13. CZ57

    CZ57 member

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  14. bob4

    bob4 Member

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    I'm new to reloading but not hunting hogs. If your sitting in a good place a simple .22 behind the ear and there's no tracking involved. Their tough but your smart. ;)
    Distance is going to involve something that can shoot said distance and what you can shoot decent at that distance.. Male hogs and their plate is no joke. The shoulder area is very well armored on them.
     
  15. Charlie1022

    Charlie1022 Member

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    The two I shot last year dropped in their tracks with my 444.
     
  16. JLDickmon

    JLDickmon Member

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    I'd vote .44 Mag as well, because you probably have one.

    But I've seen hogs taken with a Beretta 92

    I've personally taken hogs with a longbow. Blew the arrow right through it.. hog took off running.. found the arrow laying on the ground, stopped to pick it up.. ended up anchoring the hog with the same arrow.
     
  17. bob4

    bob4 Member

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    +1 on the bow hunt
     
  18. allaroundhunter

    allaroundhunter Member

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    I have got them with .22 short and LR, .223, .308, and .270 WSM... Next on the list is a new (to me) .444 Marlin

    (and a couple with a bow)

    Sent from my HTC One X
     
  19. JLDickmon

    JLDickmon Member

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    Bob.. an original Snuffer head on a hard rock maple shaft.. finished arrow weighs 720 grains and has an 18% FOC

    I've still got the arrow with the mount.. when I anchored the hog, it was a quartering away shot through the near shoulder blade, and broke the shoulder on the off side.. the tip is curled, otherwise I would still be shooting it..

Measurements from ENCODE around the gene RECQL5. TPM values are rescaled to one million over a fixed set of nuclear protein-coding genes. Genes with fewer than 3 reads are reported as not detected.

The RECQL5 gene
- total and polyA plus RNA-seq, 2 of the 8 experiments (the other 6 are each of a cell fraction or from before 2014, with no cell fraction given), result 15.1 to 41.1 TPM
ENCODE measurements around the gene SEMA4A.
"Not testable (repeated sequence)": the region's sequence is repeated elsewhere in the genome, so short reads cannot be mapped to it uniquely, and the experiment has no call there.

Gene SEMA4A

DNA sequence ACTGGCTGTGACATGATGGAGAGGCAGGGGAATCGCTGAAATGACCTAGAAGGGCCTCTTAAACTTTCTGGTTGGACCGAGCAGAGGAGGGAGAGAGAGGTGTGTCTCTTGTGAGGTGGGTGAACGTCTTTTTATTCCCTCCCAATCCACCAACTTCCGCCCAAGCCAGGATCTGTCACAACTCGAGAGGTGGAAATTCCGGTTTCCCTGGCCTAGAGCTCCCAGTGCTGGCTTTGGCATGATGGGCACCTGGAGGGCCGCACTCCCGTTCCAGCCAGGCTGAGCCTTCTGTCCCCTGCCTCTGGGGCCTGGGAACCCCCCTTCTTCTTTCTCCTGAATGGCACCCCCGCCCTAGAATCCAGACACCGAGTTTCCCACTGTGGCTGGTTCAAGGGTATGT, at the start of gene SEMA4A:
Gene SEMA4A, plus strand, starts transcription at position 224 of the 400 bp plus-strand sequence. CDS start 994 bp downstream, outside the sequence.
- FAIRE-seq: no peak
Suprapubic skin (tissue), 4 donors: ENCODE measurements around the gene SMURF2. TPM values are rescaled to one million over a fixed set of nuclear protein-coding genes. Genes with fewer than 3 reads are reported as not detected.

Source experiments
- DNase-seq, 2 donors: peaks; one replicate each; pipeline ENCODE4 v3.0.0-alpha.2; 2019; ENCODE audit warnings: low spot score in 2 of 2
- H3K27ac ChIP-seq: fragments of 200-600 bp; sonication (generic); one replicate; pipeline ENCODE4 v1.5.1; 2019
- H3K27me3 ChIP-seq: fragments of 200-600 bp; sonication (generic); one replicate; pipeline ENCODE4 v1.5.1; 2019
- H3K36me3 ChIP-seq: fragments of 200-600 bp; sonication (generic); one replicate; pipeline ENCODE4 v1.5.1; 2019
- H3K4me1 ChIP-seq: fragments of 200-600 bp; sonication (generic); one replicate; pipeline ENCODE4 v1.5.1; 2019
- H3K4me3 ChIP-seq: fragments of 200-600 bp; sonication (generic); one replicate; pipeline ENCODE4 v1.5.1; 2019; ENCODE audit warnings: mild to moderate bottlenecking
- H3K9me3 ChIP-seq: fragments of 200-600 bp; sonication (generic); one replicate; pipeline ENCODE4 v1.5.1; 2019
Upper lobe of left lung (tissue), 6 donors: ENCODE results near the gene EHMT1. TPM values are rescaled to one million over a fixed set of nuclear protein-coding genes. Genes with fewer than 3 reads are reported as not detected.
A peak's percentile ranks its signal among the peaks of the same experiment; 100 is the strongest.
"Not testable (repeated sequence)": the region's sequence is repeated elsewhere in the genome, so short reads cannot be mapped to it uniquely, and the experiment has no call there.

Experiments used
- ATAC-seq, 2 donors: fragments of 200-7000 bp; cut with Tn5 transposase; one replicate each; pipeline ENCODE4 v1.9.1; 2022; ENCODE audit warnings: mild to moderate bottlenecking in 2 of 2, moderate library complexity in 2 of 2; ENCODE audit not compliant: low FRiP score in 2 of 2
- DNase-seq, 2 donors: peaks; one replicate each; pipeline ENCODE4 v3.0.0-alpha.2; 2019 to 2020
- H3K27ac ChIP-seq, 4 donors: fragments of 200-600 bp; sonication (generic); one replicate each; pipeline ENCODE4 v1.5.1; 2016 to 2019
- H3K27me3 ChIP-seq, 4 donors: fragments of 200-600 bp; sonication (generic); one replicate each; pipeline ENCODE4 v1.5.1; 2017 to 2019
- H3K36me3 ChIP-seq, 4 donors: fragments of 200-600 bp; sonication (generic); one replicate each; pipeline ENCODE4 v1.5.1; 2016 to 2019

20. SEE IT LIKE A NATIVE

    SEE IT LIKE A NATIVE Member

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    I have killed a few with a Ruger Srh in .454 Casull . Works great ! Kevin
     
  21. Lost Sheep

    Lost Sheep Member

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    Are you going to be hunting from a stand or will you be on the ground WITH the hogs? It will make a big difference to your safety.

    If in a stand, you are safe from the hog (or its herd-mates) attacking you and you can decide to take or to not take a shot, waiting for perfect bullet placement.

    If you are on the ground, you may come upon a hog (or he may come upon you) where the choice to shoot or to not shoot is not yours. Then you want a bullet that has a really good probability of penetrating, intact, to vital organs, no matter what the angle of entry is. If you want a quick stop, something heavy enough to break bones is a good idea, too.

    Here's a thread (with an unphotoshopped photo) of a 750 lb boar taken with a .500 Wyoming Express handgun (not my kill). Scroll down about 20 posts to see more pictures of the pig that will convince you the first one was not altered.

    http://forums.accuratereloading.com/eve/forums?a=tpc&f=2911043&m=236106768

    Anyhow, if I was on the ground, I would want a heavy, large, bullet. If not in my gun, in the gun in the hands of my (trusted) safety backup.

    Good hunting.

    Lost Sheep
     
  22. Steel Talon

    Steel Talon Member

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    I've always used my 25-06 w/115grain partition. My son uses his 6mm w/95 grain. Daughter killed her first with a 22WMR at 100yards 44CCI HP right behind the ear. Soon she will be using a 7mm-08. Several of the others in our group use the 223, a Socom , a thuty thuty..

    Neck shots always deadly, Ear shot always deadly, Hogs anatomy for the boiler room sits a bit lower than one would think. Straight on head shots don't always work. Hog skulls are sloped and bullets can deflect. For a brain kill ideally the bullet needs to traverse both hemispheres. Hence the ear shot placement.

    ST~
     
  23. Nico Testosteros

    Nico Testosteros Member

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    I've used a .270 Win with 150gr Core-Lokts and GameKings. Not sure if I get pass throughs on the larger hogs but they drop and expire.
     
  24. StretchNM

    StretchNM Member

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    35 Remington should do fine.
     
  25. CZ57

    CZ57 member

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    That is one hell of a pig in post #8! I'm not about to shoot one that size with a bow. ;)